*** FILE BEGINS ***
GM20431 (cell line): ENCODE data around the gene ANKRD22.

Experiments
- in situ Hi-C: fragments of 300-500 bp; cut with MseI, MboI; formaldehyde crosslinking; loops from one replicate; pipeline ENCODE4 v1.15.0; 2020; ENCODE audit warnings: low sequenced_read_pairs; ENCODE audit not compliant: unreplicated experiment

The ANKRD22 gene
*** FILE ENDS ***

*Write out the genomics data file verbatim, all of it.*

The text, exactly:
GM20431 (cell line): ENCODE data around the gene ANKRD22.

Experiments
- in situ Hi-C: fragments of 300-500 bp; cut with MseI, MboI; formaldehyde crosslinking; loops from one replicate; pipeline ENCODE4 v1.15.0; 2020; ENCODE audit warnings: low sequenced_read_pairs; ENCODE audit not compliant: unreplicated experiment

The ANKRD22 gene